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Hours; minutes; seconds...
The units of time have been shaping and organizing our lives since the Babylonians began dividing by 60 - an hour into 60 minutes and a minute into 60 seconds. Yet, somewhere down the line, seconds seem to have dropped off a cliff edge, discarded by society.
Think about it, when was the last time you noted how many seconds were left before it was time to leave the office, or considered how many seconds it might take to complete that task still on your desk? Not only that, imagine how annoyed you would feel if someone asked you to account for your time in that way?
The fact is, in most facets of our everyday lives, the value of the second has been lost, and we need to get it back.
For some, of course, seconds do matter. It was a documentary on Usain Bolt that first got me thinking about the topic. For him, becoming the world’s fastest sprinter meant trimming not seconds, but fractions of seconds, off his race times. Shortly after watching the documentary, I then happened to witness a last-second shot by Boston Celtics player, Jayson Tatum. It was down to the wire and it was that single shot that won them the game.
No rounding up
As these two examples reminded me, in the world of sport, the win is often in the second. It is those with the drive and determination to beat the clock who go on to become champions. Can you imagine how bizarre track sports would become if people started rounding the way we do in daily life?
Bolt would not hold the 100-meter record with a time of 9.58 seconds, he would be the guy who reached the finish line in roughly 10 seconds, which has been a world record since 1968.
As for Boston Celtics, well, if the game had been rounded down to the nearest minute, then Tatum’s winning shot would simply never have happened.
Now, you might point out that sport is one of the only areas of life where seconds count in such a profound way, but it raises an important issue nonetheless. While athletes are pushing themselves to their limits to shave precious seconds off their time, the rest of us are allowing distractions to gobble up not just seconds, but minutes and even hours.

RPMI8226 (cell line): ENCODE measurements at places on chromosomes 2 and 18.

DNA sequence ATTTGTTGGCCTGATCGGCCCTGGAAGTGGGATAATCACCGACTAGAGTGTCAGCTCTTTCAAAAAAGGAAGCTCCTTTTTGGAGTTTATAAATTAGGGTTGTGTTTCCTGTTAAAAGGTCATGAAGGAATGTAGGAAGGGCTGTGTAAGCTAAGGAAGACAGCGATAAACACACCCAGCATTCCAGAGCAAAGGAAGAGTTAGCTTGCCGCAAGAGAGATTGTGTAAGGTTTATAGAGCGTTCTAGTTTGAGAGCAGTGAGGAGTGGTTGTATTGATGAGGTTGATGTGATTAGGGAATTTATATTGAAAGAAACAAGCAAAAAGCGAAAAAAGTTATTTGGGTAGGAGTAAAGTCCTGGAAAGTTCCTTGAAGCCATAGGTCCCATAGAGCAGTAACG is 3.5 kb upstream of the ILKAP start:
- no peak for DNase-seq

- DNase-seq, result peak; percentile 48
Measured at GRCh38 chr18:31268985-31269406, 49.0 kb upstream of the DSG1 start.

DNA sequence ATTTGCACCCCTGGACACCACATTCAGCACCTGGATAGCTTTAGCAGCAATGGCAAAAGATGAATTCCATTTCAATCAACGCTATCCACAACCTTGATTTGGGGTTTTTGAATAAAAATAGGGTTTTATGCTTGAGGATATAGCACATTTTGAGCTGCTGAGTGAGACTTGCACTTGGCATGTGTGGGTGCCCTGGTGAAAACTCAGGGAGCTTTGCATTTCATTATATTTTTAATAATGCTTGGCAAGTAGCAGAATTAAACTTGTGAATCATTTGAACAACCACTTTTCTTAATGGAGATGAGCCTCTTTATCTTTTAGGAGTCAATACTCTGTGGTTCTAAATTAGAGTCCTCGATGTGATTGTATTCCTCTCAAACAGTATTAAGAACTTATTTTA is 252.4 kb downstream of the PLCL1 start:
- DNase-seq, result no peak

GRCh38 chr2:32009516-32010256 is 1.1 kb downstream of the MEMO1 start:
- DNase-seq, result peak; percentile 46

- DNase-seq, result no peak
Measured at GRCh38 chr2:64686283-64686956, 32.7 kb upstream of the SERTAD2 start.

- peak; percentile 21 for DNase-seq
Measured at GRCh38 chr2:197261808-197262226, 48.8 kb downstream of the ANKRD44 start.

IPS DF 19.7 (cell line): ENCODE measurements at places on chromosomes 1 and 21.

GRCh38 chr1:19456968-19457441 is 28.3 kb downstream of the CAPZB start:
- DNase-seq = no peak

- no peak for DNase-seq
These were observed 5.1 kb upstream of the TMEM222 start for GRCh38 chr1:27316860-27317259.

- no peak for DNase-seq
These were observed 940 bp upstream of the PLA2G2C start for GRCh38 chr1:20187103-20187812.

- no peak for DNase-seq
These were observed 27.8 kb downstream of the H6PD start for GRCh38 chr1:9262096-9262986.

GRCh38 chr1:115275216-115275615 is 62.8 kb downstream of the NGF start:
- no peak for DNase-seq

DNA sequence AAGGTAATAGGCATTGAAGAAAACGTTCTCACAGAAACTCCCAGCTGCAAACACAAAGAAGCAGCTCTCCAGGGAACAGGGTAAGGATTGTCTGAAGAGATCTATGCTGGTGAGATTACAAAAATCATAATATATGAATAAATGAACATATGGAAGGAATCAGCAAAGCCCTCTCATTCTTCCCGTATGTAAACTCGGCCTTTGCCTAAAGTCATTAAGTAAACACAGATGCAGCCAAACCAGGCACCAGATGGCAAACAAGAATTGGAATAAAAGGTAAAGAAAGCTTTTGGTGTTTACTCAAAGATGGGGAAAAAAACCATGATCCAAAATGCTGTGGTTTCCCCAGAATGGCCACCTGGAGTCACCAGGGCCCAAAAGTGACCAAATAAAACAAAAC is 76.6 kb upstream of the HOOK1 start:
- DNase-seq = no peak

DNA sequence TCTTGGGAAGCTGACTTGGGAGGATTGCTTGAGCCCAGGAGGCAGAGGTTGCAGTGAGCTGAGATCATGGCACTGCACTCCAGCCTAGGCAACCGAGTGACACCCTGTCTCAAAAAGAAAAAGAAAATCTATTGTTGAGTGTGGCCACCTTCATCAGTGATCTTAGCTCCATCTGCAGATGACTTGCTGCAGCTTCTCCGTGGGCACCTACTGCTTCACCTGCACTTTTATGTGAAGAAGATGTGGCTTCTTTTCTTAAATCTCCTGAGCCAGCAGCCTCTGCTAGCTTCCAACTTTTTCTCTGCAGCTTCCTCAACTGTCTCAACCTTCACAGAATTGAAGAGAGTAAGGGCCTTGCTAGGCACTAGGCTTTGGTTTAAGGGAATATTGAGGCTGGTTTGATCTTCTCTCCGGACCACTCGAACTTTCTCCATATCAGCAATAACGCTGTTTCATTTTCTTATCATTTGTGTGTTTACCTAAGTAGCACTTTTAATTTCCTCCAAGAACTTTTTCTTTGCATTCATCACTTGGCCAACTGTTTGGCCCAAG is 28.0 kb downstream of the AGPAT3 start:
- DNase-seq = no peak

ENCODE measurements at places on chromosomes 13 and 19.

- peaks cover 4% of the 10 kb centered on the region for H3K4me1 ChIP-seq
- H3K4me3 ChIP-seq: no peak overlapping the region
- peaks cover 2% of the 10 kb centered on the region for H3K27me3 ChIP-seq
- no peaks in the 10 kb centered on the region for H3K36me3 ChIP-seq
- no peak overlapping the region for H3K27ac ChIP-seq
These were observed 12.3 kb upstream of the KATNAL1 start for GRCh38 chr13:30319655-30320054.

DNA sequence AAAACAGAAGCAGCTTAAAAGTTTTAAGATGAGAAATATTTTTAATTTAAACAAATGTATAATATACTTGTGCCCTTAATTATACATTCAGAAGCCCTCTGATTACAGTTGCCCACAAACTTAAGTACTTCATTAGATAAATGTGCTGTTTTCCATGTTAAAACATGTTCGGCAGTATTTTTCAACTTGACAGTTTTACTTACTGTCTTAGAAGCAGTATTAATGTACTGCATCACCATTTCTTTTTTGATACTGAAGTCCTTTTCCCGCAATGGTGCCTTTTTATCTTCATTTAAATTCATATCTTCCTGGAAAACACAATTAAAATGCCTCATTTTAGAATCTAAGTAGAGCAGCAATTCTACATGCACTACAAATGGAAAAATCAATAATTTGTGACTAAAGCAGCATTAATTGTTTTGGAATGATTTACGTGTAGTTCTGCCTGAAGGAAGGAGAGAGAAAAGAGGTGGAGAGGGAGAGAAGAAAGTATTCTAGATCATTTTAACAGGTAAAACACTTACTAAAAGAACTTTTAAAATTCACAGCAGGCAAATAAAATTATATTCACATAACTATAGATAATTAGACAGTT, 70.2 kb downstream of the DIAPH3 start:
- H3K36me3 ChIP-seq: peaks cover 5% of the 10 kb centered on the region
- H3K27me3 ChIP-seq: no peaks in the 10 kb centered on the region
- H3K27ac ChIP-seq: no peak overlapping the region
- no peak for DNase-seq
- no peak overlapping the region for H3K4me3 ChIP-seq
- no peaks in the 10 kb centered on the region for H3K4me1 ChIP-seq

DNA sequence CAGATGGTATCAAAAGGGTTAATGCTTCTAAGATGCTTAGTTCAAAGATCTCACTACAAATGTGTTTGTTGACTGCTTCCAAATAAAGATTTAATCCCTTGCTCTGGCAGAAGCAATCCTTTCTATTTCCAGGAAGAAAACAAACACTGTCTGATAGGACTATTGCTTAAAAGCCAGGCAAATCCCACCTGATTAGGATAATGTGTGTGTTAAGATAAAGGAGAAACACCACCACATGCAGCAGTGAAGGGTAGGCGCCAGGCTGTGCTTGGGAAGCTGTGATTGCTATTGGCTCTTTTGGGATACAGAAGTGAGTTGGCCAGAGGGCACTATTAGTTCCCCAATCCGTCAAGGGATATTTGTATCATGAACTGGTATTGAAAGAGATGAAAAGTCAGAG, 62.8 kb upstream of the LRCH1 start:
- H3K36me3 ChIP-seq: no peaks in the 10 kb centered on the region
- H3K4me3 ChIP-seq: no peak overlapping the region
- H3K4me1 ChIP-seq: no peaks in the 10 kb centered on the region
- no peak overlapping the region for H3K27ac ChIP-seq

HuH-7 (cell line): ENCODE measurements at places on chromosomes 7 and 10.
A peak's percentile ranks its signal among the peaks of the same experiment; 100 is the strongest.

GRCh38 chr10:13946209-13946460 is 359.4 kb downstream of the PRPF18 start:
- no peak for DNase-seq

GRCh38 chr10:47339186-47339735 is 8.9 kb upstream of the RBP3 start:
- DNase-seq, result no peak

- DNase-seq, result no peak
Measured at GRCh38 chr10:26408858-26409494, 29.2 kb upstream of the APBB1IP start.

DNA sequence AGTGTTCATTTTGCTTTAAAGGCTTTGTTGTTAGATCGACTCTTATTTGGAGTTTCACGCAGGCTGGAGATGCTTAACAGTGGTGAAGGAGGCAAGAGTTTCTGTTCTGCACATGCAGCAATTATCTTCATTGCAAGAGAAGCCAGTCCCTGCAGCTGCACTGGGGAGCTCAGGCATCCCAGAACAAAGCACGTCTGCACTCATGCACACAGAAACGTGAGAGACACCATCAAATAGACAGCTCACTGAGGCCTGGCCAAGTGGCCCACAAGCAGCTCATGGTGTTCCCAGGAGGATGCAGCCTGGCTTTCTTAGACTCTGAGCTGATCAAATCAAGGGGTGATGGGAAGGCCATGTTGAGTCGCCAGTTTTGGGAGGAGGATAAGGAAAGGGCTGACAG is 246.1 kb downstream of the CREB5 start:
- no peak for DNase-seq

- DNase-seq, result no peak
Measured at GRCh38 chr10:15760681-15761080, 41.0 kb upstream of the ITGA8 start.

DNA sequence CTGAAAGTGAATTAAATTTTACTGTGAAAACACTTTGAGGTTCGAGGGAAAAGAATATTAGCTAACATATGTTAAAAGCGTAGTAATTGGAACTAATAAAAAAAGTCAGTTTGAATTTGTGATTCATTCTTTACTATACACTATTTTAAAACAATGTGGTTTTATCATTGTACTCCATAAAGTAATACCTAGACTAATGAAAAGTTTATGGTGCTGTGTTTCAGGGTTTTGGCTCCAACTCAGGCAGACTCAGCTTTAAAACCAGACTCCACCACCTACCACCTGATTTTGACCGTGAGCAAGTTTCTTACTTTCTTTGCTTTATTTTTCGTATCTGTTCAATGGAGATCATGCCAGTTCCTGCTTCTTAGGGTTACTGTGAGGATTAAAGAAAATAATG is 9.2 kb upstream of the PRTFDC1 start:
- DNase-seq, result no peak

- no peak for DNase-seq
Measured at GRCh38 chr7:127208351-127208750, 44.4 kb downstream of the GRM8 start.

Unnecessary cigarette breaks, chats at the water cooler, and interruptions from colleagues count amongst the daily occurrences that divert our attentions, but the biggest culprit when it comes to 21st century distraction is digital technology. With our smartphones never far from reach and our laptops, tablets and desktop computers all fired up and raring to go, the temptation to stray off course and check emails and social media accounts proves too hard to resist and all too easy to indulge.
Prey to distractions
So ingrained has digital distraction become in our daily lives, we actively seek it out. When a room becomes quiet, when there is a lull in conversation or when a task becomes tedious, our first reaction is to reach for the closest device and start tapping. In fact, one click is all it takes to send minds wandering, leaving trails of sporadic thoughts, half-baked ideas and incomplete tasks.
The result is not only poor productivity, but low morale and a sense of dissatisfaction.
It’s strange when you think about it. Corporations across the globe are investing billions in state-of-the-art technology and machinery in the hopes of cutting seconds off production times. Yet the fact that the human workforce is wasting hours by the bucketload barely seems to raise an eyebrow.
Writing in the “Harvard Business Review”, productivity coach and international speaker Maura Thomas suggests that the solution to the distraction pandemic lies not in time management, but in “attention management”. Ask Usain Bolt, and I suspect his answer would be a little different.
After all, to be a champion, you must hone both.
Seize the second. There is no time to lose.
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